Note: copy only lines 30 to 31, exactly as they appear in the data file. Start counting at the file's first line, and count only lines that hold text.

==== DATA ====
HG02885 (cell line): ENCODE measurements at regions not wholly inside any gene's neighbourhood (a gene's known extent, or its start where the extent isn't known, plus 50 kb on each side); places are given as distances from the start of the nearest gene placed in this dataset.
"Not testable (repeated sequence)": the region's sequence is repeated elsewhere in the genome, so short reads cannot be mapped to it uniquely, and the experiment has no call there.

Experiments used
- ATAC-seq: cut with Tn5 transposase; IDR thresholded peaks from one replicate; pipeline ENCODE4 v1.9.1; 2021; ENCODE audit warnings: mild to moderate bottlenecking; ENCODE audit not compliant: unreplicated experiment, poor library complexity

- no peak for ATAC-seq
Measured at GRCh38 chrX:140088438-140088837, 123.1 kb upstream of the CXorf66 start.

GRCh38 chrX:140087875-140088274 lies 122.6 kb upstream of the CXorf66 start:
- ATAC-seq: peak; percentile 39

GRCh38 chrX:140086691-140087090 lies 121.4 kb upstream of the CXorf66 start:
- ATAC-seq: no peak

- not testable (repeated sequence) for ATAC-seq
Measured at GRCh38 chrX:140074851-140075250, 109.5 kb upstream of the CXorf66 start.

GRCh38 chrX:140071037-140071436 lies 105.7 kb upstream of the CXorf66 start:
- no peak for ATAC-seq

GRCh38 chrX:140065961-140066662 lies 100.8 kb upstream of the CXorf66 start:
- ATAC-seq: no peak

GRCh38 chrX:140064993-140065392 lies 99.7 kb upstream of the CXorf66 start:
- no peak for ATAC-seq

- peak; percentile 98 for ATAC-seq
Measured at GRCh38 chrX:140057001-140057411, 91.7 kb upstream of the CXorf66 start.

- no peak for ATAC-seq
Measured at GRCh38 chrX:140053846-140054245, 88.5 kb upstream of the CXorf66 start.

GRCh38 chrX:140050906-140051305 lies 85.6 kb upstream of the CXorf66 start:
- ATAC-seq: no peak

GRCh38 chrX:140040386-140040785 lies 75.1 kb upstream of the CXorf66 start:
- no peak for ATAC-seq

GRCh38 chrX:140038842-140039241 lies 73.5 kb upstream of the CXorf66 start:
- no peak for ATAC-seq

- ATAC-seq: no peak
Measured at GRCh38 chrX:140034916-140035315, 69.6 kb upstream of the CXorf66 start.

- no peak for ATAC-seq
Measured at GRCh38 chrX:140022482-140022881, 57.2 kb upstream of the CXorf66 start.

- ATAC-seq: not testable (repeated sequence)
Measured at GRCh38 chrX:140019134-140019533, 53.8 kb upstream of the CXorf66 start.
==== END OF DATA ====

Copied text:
Measured at GRCh38 chrX:140034916-140035315, 69.6 kb upstream of the CXorf66 start.

- no peak for ATAC-seq